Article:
These indicators are evaluated by Rosstat in its annual monitoring of “Labor force, employment and unemployment in Russia”(2021) and “Selective observation of the employment of graduates”, made once in every five years (Rosstat, 2021 (b)), and also by FinExpertiza research analytics (FinExpertiza, 2022).

Out of the total number of employed persons, 14, 871 million people are working in Russia’s informal sector. The share of young people is 18.5%. At the same time, informal employment is very common among the younger group of young people, i.e. among workers aged 15-19, where the proportion of those working without registration has ranged from 45,8% to 48% over the past five years. Moreover, by 2021 the level of informal employment had dropped to a minimum since 2012. As they get older, the working youth are less and less covered by informal employment. In the 20-24 group, the level of informal employment is about 25%, and it only slightly increased during the pandemic. In the 25-29 group, the indicator is approaching the All-Russia’s level (the average level of informal employment in Russia is 20.3% in 2021), and during the period of the coronavirus pandemic, it continued to decrease slowly.

Informal employment is rather common for all age and education groups.

Table 6.

Youth employment in the informal sector of the economy

Year Share of employed in the informal sector of the economy (in % of the total number of employed in the age group)
15-19 20-24 25-29
2019 48.0 26.4 21.4
2020 46.6 25.3 21.2
2021 45.8 25.7 21.1

Official statistics allow us to analyze the annual structure of employment by type of contract only in general, for all age groups. Research into the types of young people’s working contracts is currently possible, first, in general terms, second, for people who have completed vocational (secondary education) courses and, third, for higher education graduates. In this paper it is based on the data of Selective observation of the employment of graduates of the vocational education system, conducted once in every five years. Observation waves were in 2016 and 2021.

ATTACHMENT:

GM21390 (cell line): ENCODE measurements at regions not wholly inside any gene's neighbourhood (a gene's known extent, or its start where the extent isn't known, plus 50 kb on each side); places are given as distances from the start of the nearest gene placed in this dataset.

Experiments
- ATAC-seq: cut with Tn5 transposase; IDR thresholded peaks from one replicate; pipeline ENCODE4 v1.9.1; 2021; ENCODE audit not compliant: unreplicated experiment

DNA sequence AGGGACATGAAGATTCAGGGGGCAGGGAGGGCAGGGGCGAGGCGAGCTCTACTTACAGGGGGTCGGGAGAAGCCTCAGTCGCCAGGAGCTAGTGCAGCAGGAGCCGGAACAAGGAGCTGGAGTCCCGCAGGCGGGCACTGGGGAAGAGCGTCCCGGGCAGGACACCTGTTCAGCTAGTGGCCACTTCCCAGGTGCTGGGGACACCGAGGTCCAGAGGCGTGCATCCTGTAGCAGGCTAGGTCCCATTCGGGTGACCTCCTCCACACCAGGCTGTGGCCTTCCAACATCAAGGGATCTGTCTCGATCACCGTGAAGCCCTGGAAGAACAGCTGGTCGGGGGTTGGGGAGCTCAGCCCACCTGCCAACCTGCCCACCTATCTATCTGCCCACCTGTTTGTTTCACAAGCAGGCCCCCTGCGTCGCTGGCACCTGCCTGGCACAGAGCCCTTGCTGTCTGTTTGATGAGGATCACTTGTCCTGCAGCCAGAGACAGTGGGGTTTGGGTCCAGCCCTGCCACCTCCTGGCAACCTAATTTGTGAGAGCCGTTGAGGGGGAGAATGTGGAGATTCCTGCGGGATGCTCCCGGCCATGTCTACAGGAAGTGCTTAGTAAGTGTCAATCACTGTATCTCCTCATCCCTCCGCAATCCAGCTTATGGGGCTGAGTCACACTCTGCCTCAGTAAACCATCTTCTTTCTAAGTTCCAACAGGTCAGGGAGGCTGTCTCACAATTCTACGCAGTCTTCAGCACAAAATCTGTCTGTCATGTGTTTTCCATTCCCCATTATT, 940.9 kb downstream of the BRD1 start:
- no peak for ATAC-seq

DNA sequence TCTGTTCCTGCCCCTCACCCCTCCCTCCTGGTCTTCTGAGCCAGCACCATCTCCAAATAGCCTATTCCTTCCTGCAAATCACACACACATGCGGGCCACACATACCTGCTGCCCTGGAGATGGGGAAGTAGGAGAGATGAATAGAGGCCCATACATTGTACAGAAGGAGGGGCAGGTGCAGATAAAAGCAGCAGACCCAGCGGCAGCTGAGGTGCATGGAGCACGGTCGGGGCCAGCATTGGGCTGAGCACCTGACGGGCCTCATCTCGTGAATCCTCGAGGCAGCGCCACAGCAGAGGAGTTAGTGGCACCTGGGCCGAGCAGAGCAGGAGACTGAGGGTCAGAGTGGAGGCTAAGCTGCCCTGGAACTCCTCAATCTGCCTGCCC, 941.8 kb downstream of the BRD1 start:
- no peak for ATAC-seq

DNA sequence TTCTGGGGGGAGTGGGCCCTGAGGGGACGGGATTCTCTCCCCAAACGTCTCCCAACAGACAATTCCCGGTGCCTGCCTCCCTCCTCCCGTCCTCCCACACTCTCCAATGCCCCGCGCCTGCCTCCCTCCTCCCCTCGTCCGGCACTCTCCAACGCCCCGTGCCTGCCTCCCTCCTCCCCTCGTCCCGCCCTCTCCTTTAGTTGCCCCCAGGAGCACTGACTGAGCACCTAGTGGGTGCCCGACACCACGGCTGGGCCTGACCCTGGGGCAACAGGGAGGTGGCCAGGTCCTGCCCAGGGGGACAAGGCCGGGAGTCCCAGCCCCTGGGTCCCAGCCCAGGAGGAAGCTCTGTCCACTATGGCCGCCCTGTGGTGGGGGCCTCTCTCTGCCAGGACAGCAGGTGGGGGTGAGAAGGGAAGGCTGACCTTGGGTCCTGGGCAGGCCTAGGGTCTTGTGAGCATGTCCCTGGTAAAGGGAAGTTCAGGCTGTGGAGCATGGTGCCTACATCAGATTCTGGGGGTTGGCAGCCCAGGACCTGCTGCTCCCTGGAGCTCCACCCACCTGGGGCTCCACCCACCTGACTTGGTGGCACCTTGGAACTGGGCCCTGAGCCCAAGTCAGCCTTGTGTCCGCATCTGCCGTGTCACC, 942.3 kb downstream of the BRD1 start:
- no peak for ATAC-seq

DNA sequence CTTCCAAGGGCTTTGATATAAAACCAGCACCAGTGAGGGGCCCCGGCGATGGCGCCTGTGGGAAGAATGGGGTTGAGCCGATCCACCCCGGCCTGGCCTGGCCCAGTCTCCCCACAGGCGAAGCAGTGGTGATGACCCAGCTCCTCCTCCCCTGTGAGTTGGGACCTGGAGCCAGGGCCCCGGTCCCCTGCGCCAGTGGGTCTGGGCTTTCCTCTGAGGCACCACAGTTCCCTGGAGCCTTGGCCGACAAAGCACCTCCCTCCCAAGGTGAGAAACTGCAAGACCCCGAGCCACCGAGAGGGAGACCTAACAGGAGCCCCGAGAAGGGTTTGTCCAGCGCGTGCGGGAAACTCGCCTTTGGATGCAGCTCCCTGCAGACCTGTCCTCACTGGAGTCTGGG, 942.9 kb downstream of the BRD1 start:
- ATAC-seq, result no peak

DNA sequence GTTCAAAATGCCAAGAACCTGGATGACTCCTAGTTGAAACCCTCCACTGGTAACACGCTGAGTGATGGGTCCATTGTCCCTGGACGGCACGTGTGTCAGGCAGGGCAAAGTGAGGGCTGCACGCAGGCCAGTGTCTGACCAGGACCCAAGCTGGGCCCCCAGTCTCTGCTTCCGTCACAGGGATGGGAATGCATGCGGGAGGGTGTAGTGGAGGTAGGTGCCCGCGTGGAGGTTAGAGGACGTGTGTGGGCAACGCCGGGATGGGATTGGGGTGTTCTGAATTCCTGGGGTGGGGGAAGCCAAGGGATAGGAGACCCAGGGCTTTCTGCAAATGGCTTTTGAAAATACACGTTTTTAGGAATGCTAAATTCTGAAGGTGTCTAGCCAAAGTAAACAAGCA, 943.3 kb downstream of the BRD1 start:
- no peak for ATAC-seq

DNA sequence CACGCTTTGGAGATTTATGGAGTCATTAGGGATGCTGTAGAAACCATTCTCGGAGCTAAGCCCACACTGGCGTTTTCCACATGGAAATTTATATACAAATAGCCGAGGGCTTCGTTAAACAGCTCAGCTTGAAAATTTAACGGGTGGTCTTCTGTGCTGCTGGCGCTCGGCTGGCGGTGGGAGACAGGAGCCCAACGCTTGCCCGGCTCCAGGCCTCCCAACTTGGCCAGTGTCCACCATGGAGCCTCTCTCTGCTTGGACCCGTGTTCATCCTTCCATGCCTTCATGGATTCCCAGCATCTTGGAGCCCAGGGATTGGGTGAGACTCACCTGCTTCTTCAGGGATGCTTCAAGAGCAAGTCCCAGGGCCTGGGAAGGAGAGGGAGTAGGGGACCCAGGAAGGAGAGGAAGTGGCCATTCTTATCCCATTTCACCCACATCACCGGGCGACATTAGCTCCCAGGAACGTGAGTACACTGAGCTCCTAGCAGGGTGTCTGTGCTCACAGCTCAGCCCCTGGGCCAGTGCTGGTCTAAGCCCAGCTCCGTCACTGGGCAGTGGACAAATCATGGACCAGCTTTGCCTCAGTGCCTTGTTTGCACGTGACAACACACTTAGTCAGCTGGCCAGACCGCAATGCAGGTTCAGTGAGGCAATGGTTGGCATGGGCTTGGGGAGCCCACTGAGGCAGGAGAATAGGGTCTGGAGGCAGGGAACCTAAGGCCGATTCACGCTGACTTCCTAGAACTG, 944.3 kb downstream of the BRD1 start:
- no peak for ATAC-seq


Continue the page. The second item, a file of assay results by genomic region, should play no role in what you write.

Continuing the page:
The evidence shows, that 92% of employees of all age groups were registered as working on permanent employment contracts, 2.8% on fixed-term contracts, 1.2% on civil law contracts (at the main place of work), and 4% of employees without any legal registration (Rosstat, 2022). The coronavirus pandemic stimulated the legislative adoption in 2021 of a special category of employment contract: an agreement on the performance of remote work.

Among the 2010-2015 graduates of the Russian higher and secondary vocational education, the distribution by type of employment contract with their main employer in 2016 was as follows: 93.2% worked on permanent contracts, 3.8% - on fixed period contracts, 0.8% on civil law contracts, 2.2% - without official contracts (Rosstat, 2016).

Among the graduates of 2016-2020, the distribution by type of employment contract at their main job in 2021 was this: 93.5% permanent contracts, 2.8% fixed period, 1.5% worked on a civil law contracts, 2,2 without any official contract, on distant work contracts - 0.1%. The largest percentage of employees without registration, 6.3% of all employed in their qualification group, was among the workers with secondary vocational education received in training programs for skilled workers and employees3 (Rosstat, 2021 (b)).